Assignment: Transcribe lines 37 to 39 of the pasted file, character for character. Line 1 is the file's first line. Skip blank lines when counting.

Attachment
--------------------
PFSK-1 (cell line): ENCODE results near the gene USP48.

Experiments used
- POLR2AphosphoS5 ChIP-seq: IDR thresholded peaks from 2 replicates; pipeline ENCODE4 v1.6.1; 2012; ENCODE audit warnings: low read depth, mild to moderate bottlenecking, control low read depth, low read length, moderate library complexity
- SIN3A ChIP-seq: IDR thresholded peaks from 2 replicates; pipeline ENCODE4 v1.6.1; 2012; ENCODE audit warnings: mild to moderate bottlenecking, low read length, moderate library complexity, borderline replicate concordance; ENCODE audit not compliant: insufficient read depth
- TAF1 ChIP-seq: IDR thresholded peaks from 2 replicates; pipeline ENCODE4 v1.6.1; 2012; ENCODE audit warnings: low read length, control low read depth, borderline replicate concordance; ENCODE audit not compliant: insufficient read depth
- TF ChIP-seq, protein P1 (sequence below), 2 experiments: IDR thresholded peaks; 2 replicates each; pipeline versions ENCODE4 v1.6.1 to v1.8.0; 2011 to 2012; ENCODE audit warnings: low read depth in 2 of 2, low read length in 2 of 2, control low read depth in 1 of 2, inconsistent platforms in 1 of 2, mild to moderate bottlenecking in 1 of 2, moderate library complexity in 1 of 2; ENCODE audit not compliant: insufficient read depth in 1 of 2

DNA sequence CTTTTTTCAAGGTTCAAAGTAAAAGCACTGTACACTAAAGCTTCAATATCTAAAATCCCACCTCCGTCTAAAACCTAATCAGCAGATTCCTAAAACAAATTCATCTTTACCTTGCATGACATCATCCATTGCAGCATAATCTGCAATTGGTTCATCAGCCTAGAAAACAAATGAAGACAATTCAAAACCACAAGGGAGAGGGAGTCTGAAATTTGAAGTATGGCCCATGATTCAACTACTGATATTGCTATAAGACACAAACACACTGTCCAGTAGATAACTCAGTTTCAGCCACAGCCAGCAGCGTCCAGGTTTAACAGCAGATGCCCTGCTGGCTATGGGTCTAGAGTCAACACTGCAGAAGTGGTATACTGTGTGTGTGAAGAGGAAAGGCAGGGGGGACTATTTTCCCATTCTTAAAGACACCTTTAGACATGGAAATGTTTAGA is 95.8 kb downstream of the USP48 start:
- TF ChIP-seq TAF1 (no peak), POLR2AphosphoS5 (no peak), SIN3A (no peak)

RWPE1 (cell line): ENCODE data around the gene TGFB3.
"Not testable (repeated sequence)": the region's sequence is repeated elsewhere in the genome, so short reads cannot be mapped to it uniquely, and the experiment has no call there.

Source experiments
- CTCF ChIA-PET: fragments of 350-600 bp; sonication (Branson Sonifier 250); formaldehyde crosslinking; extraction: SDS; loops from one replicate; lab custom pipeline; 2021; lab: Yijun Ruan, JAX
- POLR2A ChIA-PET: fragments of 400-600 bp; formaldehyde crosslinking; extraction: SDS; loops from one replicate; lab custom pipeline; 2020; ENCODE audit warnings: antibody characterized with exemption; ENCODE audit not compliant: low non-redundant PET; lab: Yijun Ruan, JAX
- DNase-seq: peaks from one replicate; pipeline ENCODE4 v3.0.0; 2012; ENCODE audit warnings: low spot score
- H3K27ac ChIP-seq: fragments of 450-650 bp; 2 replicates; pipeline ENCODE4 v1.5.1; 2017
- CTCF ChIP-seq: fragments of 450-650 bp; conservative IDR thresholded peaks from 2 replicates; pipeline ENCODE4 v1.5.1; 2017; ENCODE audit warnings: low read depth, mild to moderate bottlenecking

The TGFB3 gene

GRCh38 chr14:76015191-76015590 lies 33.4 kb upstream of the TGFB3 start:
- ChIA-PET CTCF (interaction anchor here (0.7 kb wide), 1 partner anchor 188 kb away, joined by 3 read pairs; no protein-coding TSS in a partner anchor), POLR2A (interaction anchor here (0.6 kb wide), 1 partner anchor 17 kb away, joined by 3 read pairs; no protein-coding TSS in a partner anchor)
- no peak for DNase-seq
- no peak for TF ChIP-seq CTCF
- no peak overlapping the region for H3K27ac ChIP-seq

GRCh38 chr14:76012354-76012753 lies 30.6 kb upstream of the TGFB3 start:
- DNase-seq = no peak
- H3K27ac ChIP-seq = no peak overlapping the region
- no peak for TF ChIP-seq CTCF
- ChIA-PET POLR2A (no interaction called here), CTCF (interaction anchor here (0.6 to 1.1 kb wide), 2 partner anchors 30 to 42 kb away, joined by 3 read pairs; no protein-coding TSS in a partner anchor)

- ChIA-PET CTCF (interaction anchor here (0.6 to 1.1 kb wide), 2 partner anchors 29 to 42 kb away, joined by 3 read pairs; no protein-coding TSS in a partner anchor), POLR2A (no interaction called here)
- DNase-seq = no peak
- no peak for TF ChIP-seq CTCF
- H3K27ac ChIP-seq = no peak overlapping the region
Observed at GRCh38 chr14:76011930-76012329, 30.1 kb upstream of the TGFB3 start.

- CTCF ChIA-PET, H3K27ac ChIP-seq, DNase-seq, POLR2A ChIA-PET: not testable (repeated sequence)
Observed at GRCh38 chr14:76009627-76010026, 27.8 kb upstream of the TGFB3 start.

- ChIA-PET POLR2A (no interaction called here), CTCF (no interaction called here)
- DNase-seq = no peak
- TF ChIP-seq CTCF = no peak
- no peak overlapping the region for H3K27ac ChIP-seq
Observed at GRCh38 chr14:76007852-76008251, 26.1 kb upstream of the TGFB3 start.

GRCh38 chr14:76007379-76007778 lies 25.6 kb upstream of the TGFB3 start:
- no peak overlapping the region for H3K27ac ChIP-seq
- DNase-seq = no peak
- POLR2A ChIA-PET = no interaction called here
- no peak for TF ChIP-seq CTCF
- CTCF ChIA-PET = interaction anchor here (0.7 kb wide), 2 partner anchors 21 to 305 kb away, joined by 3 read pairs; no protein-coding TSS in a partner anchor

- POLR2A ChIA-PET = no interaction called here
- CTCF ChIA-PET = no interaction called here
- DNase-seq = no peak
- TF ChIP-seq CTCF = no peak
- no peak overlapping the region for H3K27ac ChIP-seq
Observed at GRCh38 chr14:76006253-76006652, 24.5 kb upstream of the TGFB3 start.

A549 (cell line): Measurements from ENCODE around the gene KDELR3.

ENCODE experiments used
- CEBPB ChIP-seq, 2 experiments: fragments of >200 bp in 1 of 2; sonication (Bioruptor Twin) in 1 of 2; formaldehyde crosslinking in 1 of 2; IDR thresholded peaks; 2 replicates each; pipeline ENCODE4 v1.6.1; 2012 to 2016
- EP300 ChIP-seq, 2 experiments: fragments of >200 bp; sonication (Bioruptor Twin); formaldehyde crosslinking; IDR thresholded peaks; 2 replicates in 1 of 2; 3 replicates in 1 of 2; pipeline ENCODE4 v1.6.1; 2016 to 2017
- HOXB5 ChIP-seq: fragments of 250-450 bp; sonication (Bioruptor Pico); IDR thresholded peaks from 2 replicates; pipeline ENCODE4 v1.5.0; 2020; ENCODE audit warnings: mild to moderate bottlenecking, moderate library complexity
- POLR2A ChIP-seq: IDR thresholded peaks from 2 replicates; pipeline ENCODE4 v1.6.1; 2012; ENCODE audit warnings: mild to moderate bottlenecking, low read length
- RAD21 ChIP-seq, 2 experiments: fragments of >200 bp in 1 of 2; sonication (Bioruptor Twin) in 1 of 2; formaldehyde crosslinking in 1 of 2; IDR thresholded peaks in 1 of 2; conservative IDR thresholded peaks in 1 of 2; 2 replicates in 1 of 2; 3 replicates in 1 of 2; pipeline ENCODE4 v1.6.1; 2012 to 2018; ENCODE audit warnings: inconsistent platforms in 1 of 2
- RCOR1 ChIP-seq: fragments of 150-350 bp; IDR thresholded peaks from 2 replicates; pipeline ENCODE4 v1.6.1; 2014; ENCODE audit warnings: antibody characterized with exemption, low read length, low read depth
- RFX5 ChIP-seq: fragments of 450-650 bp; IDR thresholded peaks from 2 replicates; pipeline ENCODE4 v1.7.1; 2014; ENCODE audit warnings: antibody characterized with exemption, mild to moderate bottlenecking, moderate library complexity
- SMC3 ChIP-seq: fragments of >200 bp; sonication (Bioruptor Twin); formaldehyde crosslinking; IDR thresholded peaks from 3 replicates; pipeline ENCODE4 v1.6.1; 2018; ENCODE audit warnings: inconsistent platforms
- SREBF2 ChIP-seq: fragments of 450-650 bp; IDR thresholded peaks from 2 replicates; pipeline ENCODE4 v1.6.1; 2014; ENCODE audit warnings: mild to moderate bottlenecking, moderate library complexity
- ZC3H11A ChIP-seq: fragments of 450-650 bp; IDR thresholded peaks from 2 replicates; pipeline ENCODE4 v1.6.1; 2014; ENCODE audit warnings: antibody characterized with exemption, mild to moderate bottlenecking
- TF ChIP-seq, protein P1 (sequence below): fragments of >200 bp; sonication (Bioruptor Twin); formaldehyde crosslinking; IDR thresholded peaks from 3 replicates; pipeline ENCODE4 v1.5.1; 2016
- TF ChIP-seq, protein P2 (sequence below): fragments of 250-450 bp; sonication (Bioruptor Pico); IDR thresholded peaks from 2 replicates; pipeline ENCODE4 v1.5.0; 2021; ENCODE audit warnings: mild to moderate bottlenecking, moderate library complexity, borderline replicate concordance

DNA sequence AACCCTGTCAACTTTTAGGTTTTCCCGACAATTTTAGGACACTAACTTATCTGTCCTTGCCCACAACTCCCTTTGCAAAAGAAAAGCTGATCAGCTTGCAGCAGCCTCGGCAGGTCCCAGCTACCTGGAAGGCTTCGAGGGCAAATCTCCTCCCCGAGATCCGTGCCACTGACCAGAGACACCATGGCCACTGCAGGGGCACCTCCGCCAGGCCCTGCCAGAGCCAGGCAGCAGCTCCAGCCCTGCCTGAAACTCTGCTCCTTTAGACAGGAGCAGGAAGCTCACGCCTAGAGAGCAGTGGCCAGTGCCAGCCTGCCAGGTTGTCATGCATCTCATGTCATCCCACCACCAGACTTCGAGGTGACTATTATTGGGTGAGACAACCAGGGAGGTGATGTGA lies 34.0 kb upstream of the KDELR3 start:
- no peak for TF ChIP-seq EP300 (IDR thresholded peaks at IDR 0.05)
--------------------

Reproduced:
- TF ChIP-seq CTCF = no peak
- no peak overlapping the region for H3K27ac ChIP-seq
Observed at GRCh38 chr14:76007852-76008251, 26.1 kb upstream of the TGFB3 start.